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EPA did not follow the Data Quality Act or its own peer review procedures while issuing the Technical Support Document (TSD) for the endangerment finding – a finding that greenhouse gases harm public health and welfare.
In the wake of the recent EPA IG report, which revealed that EPA short-circuited record-keeping and scientific peer review procedures leading up to its endangerment finding, it appears that EPA has cut corners on the proposed Utility MACT rule.”
Washington, D.C. – Senator James Inhofe (R-Okla.), Ranking Member of the Senate Committee on Environment and Public Works, sent a letter last night to Environmental Protection Agency (EPA) Administrator Lisa Jackson inquiring if the Agency adhered to the requirements of the Data Quality Act while crafting the rule for hazardous air pollutants from coal- and oil-fired electric generating units, known as the Utility Maximum Achievable Control Technology (MACT) rule. This letter comes on the heels of a report by the EPA Office of Inspector General, released September 28, 2011, which revealed that EPA did not follow the Data Quality Act or its own peer review procedures while issuing the Technical Support Document (TSD) for the endangerment finding – a finding that greenhouse gases harm public health and welfare.
“In the wake of the recent EPA IG report, which revealed that EPA short-circuited record-keeping and scientific peer review procedures leading up to its endangerment finding, it appears that EPA has cut corners on the proposed Utility MACT rule,” Senator Inhofe said. “Our investigation found that the peer review procedures for the Utility MACT Technical Support Documents are inadequate. Indeed, EPA’s own Science Advisory Board criticized the Agency for ‘missing or poorly explained’ data and methods. Given the cost and reliability effects of the proposed rule, it is critical that EPA be held accountable for the process leading up to the decision to regulate.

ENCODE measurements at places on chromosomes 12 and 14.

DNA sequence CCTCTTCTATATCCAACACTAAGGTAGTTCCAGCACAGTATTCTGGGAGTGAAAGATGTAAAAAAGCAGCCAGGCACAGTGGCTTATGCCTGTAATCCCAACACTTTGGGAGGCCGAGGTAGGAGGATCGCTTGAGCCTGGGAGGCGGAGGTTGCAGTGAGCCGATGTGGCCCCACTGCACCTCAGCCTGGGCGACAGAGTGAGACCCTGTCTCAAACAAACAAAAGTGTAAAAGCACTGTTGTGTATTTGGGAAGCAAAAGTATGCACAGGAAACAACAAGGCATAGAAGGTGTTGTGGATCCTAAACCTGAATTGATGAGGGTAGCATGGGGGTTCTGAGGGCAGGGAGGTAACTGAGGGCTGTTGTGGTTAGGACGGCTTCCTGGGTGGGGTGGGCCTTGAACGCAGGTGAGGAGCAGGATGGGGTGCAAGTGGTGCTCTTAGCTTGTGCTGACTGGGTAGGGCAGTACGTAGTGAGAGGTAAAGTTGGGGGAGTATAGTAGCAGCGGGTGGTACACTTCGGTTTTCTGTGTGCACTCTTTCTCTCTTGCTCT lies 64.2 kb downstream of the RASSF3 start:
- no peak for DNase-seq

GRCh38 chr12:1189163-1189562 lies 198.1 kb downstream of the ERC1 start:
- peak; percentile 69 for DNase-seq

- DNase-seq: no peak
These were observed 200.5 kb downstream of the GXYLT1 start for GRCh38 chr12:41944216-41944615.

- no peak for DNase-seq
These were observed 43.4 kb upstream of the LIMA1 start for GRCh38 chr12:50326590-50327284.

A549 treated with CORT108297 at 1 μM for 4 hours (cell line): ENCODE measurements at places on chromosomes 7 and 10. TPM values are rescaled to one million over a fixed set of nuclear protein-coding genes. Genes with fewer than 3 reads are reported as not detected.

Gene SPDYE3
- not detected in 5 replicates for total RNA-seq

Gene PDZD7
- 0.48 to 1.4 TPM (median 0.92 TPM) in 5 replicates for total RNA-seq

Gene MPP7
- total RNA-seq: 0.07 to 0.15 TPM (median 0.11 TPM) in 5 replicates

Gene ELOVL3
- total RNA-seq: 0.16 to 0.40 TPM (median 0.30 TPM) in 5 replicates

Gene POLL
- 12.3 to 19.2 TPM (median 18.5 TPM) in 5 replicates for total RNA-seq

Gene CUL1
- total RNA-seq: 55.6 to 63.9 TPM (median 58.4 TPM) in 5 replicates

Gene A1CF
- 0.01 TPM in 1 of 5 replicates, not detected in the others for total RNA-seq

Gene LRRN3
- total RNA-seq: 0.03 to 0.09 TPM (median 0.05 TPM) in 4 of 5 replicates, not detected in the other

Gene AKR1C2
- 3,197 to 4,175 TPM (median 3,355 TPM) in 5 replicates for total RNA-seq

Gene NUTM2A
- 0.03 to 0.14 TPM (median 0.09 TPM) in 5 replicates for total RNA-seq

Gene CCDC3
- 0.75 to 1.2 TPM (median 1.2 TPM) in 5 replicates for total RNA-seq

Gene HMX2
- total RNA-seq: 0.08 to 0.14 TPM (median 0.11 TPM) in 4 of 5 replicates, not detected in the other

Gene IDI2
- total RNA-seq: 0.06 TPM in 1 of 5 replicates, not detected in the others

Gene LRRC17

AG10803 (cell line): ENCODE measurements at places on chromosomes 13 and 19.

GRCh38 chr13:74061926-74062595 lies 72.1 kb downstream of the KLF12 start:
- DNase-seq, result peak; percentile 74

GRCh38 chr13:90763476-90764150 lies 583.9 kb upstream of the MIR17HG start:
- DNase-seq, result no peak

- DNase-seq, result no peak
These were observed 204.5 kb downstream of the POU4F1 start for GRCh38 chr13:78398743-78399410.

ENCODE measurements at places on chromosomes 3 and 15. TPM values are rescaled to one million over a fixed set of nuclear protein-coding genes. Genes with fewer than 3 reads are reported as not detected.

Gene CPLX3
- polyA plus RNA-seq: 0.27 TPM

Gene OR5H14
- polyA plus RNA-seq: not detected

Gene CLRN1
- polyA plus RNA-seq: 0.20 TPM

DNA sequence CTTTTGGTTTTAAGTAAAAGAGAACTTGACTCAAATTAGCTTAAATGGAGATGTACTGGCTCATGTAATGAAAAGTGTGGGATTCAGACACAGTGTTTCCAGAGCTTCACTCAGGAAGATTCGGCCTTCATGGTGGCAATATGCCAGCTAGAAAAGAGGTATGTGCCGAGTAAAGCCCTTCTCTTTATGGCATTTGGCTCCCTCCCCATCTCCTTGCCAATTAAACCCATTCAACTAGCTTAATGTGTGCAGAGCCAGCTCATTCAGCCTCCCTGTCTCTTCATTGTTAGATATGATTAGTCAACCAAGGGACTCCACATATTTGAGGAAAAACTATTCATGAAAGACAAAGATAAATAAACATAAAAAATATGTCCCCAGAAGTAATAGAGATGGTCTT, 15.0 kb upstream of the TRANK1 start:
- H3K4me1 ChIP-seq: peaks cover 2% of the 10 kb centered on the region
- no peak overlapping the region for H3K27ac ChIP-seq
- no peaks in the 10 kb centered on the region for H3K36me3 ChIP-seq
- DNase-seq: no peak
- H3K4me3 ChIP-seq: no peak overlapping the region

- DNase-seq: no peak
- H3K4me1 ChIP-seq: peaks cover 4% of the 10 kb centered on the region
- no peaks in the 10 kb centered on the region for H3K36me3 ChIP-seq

“Utility MACT is projected to be one of the most expensive rules in the Agency’s history. It will cost billions of dollars, significantly increase electricity rates, cause a large number of plant closures, and, along with the Cross-State rule, destroy nearly 1.4 million jobs. Cutting corners on a rule with such devastating effects on our economy is unacceptable.
“I look forward to EPA’s response on this important matter, and if the information is not forthcoming, I will request that the EPA IG conduct an investigation.”
Specifically, Senator Inhofe’s Senate Environment and Public Works Committee staff found that the peer review process for the Utility MACT Technical Support Documents, entitled National-Scale Mercury Risk Assessment Supporting the Appropriate and Necessary Finding for Coal- and Oil-Fired Electric Generating Units (Mercury Risk Assessment) and Non-Mercury HAP Case Studies Supporting the Appropriate and Necessary Finding for Coal- and Oil-Fired Electric Generating Units (Non-Mercury Case Studies) was inadequate. The Mercury Risk Assessment has been criticized for incoherence and conflicting data, and EPA has yet to seek peer review for the Non-Mercury Case Studies. EPA’s improper “peer review” of these critical studies, along with its failure to adhere to the proper procedures for the endangerment finding TSD, calls into question the scientific integrity of EPA’s decision-making process.